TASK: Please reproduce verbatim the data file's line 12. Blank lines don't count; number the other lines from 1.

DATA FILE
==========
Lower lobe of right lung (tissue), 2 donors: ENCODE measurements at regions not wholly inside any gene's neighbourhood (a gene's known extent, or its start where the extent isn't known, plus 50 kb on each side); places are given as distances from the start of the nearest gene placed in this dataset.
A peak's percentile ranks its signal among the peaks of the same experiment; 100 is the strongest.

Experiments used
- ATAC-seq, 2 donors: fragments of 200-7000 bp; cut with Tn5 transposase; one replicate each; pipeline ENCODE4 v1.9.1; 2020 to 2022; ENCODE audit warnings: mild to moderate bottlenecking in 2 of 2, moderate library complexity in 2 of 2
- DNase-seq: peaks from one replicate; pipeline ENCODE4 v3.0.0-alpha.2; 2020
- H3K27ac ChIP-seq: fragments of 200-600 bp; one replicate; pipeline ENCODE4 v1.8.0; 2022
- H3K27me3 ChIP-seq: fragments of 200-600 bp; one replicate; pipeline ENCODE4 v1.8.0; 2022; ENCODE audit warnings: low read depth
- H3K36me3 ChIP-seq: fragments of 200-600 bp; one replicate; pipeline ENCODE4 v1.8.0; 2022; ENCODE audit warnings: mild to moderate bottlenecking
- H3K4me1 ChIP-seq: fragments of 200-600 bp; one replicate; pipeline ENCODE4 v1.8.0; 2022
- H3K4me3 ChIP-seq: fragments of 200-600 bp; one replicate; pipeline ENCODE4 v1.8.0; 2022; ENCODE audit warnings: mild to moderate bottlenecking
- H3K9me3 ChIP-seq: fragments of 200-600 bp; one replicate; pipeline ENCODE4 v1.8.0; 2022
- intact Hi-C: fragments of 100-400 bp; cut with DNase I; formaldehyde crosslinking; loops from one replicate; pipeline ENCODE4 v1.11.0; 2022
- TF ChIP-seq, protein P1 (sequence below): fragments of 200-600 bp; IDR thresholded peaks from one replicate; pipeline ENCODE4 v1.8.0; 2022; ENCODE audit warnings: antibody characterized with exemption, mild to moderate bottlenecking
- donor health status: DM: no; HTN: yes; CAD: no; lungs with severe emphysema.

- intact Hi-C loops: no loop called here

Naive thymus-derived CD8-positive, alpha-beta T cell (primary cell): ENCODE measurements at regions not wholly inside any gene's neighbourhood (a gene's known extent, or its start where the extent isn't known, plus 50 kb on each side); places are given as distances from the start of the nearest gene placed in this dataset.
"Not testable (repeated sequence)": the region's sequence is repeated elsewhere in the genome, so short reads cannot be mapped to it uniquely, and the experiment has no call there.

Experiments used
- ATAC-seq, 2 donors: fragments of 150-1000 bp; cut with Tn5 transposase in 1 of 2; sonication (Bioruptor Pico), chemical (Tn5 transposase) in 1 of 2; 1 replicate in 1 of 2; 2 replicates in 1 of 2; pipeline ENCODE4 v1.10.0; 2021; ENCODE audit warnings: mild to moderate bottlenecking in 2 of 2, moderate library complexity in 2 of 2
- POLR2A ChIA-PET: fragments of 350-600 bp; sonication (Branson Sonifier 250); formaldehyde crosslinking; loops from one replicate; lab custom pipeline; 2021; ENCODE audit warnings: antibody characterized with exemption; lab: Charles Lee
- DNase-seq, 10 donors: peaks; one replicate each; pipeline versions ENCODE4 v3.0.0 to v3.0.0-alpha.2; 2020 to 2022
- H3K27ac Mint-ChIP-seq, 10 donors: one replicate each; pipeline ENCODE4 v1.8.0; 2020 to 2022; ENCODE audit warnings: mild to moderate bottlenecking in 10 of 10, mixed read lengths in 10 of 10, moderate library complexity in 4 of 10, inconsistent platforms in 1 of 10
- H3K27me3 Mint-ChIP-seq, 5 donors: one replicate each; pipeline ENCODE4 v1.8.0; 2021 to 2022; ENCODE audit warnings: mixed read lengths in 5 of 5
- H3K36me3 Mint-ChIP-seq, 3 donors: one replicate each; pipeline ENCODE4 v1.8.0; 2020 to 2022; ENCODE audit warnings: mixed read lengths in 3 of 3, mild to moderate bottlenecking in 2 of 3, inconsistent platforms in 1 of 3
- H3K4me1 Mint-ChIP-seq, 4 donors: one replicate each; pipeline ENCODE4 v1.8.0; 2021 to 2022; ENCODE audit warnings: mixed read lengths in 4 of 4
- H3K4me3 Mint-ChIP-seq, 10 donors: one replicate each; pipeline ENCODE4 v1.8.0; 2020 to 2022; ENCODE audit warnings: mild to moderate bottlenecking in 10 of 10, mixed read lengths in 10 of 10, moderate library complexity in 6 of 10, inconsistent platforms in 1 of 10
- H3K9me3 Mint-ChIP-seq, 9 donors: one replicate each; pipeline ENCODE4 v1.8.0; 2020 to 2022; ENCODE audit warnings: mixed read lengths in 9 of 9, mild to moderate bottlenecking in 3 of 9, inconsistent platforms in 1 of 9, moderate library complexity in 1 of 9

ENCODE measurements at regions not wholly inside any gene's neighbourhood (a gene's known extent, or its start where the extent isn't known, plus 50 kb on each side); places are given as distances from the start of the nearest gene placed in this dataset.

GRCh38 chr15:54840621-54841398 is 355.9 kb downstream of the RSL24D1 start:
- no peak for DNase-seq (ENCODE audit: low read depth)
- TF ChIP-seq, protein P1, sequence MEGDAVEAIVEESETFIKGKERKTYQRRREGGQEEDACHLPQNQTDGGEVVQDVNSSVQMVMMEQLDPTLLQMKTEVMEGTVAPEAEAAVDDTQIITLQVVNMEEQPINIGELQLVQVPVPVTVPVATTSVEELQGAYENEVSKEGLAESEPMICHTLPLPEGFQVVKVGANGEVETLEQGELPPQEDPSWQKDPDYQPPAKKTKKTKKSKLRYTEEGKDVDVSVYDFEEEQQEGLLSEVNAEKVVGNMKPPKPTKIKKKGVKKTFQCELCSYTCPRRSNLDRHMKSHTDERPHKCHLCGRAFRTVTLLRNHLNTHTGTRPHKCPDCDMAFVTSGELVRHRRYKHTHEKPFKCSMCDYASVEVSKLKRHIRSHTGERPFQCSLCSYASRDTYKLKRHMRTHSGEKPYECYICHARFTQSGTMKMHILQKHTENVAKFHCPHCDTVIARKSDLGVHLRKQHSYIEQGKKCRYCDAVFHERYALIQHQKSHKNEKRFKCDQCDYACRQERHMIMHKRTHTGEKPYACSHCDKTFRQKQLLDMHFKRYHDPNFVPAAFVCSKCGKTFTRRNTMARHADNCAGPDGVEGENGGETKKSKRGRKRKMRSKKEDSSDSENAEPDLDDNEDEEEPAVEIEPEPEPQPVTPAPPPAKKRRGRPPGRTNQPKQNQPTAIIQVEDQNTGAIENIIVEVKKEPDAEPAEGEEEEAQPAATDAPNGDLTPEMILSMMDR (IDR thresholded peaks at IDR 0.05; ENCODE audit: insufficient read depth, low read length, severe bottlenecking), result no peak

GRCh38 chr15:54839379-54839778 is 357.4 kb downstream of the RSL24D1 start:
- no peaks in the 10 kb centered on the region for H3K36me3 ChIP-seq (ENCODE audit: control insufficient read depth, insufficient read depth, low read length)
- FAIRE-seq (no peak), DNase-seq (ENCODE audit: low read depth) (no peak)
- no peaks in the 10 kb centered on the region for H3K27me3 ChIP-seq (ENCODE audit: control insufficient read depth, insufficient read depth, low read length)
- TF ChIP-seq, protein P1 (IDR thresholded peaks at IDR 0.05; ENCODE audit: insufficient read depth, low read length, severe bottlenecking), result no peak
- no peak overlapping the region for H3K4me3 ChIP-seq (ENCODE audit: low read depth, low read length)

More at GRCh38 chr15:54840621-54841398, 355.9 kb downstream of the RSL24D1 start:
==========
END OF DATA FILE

- intact Hi-C: fragments of 100-400 bp; cut with DNase I; formaldehyde crosslinking; loops from one replicate; pipeline ENCODE4 v1.11.0; 2022